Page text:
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Playoff push: SoDak 16 scoring positive reviews from basketball enthusiasts

The Freeman girls basketball team raises its plaque after beating Avon 46-38 in a Class B SoDak 16 game on Thursday at the Corn Palace. This marks the second season that every class of South Dakota basketball is playing under the SoDak 16 format. (Matt Gade / Republic)1 / 3
The Corsica-Stickney girls basketball team surrounds Courtney Menning, left, and Raven Barse (30) as the Jaguars celebrate a Class B SoDak 16 victory Thursday at the Corn Palace to advance to the state tournament. (Matt Gade / Republic)2 / 3
Avon's Shalayne Nagel (1) wins the opening tip-off from Freeman's Emily Miller (20) during a SoDak 16 Class B girls game on Thursday at the Corn Palace. (Matt Gade / Republic)3 / 3

A big crowd. A loud arena. Quality teams playing for a trip to the state tournament.

That's what was in mind when South Dakota changed its format to qualify for the state tournament in basketball, with all three classes going to what is now known as the SoDak 16 round. And to this point, based on the financials, attendance figures, and the competitiveness of the games, the returns have been mostly good among those who are invested in the state's basketball scene.

In six days from Feb. 28 to March 5, 48 boys and girls games are being played around the state under the new format. Two of those games were played Thursday at the Corn Palace, with Corsica-Stickney and Freeman's girls teams each winning games that were close into the final minute.

SDHSAA Executive Director Dan Swartos said this week that if the goal was to get the best eight teams to the state tournament, it's being achieved. Volleyball is also playing under the same format, as well.

"I think it's been great," Swartos said. "I think it's been doing what was intended, and that was to do what we could to get the best eight teams at the state tournament, and we've seen some a lot more competitive games."

Mitchell Activities Director Cory Aadland said, "Whether it's the right format to go forward, I don't think that's being argued."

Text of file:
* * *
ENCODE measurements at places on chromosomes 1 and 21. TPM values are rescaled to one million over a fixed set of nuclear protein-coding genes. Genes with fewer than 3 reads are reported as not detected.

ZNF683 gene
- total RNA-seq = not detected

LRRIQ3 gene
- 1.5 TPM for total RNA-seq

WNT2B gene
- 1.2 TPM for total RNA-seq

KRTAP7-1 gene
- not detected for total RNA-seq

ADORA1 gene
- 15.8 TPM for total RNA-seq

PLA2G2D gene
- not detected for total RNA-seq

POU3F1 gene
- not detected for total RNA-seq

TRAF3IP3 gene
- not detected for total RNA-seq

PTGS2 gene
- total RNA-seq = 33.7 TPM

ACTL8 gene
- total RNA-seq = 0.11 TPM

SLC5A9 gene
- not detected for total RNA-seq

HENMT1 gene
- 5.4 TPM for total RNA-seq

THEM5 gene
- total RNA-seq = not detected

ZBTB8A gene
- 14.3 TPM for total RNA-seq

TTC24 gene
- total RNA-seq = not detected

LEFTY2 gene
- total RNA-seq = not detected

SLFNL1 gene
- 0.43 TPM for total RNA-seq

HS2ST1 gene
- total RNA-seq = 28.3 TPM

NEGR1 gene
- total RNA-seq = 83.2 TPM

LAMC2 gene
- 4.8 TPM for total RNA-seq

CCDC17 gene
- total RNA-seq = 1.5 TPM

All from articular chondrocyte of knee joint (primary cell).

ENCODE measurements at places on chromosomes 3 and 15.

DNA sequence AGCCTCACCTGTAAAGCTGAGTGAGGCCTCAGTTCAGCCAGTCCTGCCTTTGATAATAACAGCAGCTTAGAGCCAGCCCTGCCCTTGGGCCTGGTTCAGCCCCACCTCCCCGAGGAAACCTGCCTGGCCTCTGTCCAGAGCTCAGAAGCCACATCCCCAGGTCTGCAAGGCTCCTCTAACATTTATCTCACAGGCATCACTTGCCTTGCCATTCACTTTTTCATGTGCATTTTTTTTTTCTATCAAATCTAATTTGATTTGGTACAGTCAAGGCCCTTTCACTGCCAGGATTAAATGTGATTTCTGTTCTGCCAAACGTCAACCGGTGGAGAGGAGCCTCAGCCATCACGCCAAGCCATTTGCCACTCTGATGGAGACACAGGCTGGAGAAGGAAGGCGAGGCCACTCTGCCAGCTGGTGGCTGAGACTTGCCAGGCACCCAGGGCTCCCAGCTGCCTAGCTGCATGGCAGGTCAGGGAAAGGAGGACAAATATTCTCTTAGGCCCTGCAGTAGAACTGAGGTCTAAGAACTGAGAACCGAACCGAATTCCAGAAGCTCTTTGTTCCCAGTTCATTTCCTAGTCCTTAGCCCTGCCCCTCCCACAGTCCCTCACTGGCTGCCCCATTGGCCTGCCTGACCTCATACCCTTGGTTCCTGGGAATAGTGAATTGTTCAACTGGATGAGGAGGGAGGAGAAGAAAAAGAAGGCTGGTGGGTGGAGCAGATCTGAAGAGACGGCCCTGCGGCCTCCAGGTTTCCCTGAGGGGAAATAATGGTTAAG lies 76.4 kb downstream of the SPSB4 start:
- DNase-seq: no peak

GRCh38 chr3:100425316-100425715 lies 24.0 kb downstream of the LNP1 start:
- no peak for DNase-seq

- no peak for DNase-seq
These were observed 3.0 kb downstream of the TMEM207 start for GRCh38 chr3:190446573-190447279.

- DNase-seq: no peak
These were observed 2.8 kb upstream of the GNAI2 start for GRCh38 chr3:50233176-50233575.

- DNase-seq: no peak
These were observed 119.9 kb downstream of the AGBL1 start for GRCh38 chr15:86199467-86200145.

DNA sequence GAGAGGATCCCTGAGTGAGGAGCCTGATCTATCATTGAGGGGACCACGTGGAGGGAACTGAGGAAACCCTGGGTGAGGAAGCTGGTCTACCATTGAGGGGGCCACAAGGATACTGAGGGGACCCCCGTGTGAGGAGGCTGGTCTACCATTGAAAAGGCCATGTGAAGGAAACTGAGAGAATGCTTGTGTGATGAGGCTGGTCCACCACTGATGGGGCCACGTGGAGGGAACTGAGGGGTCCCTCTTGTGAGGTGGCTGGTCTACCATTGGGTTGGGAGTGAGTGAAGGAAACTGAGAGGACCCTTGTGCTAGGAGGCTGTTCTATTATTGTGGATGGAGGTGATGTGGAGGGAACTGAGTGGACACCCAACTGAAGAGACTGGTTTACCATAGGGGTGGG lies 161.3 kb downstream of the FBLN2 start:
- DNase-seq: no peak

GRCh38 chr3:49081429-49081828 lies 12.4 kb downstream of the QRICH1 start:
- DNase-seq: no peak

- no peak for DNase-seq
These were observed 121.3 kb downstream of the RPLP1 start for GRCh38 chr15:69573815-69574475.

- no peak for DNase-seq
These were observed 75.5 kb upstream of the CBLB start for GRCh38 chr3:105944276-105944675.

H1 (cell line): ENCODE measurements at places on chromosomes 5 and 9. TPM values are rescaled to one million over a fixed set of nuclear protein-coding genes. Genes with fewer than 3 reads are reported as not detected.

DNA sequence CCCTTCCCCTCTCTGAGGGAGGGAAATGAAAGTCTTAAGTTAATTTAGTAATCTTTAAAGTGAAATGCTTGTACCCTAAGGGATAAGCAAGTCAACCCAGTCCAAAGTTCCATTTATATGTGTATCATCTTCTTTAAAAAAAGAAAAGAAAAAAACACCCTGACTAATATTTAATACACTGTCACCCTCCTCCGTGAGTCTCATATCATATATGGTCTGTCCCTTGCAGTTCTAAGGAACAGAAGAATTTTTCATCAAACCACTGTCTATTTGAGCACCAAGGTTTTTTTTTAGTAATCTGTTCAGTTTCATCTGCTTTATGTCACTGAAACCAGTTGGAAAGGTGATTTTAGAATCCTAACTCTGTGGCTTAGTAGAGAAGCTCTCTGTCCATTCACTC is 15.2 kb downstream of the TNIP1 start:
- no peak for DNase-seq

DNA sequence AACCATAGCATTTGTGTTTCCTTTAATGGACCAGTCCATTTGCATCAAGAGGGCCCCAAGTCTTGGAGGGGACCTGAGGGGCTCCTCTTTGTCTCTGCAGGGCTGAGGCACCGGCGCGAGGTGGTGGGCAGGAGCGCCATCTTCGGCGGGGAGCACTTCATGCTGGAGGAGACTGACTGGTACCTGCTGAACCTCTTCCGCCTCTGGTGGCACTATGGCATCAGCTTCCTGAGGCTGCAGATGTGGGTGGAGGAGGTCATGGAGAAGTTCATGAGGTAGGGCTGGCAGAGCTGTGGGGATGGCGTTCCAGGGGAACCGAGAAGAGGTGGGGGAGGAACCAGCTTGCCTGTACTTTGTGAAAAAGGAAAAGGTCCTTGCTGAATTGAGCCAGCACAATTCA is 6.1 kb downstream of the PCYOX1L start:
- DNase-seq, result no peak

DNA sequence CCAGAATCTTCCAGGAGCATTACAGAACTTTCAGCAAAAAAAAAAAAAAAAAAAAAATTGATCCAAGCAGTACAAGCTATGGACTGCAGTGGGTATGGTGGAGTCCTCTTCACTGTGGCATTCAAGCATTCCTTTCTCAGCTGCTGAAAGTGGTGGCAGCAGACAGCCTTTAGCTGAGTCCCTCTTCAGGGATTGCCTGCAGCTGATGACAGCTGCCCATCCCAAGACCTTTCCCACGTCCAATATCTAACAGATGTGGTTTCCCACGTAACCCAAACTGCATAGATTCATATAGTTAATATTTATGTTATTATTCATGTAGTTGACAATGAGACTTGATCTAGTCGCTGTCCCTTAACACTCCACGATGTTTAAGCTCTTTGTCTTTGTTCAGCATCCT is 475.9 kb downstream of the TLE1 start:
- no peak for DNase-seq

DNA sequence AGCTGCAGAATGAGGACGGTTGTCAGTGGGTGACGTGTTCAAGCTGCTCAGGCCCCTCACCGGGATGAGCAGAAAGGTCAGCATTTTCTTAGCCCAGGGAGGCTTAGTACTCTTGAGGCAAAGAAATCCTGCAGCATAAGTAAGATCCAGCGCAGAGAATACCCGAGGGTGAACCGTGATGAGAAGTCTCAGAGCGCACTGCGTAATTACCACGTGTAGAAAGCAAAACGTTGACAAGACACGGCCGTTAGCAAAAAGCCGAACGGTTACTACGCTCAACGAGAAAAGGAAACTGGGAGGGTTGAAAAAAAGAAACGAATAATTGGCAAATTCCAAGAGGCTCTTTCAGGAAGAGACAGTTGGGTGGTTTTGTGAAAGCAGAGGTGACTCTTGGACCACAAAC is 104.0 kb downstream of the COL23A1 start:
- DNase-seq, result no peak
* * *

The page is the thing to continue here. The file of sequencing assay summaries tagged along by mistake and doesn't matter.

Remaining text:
Mount Vernon Activities Director Eric Denning, who has coached boys basketball for more than 20 years, was among the longtime advocates for the current SoDak 16 plan, going back more than a decade. He believes people like "the idea of something fresh."

Mount Vernon/Plankinton was region championship game regulars under the previous system. Denning said he felt a similar intensity to the Round of 16 game his Titans' team was a part of in 2017.

"It's basically the same stakes," he said. "You might be playing someone that's a little more unfamiliar but everyone knows what's on the line in that game."

Corsica-Stickney girls basketball coach Lorisa Broughton said she felt the stakes of the game on Thursday, as her team rallied to defeat Class B defending champion Castlewood to get to the state tournament.

"I thought it was way more intense," Broughton said after the game. "Maybe because it was tighter and we weren't playing very good, but I thought it was way more intense."

A change in format

Information provided to the SDHSAA Board of Directors in April 2018 put the first full year of the SoDak 16 round into perspective.

More than 25,000 tickets were sold for the 48 games played at 41 sites during the 2018 Round of 16, which brought in $140,281 in total gate receipts. That equated to 582 fans per game. (By comparison, region substate games averaged 198 fans for girls games and 315 for boys games.) Many of those contests were played in a doubleheader format, allowing fans to see two games for the price of one.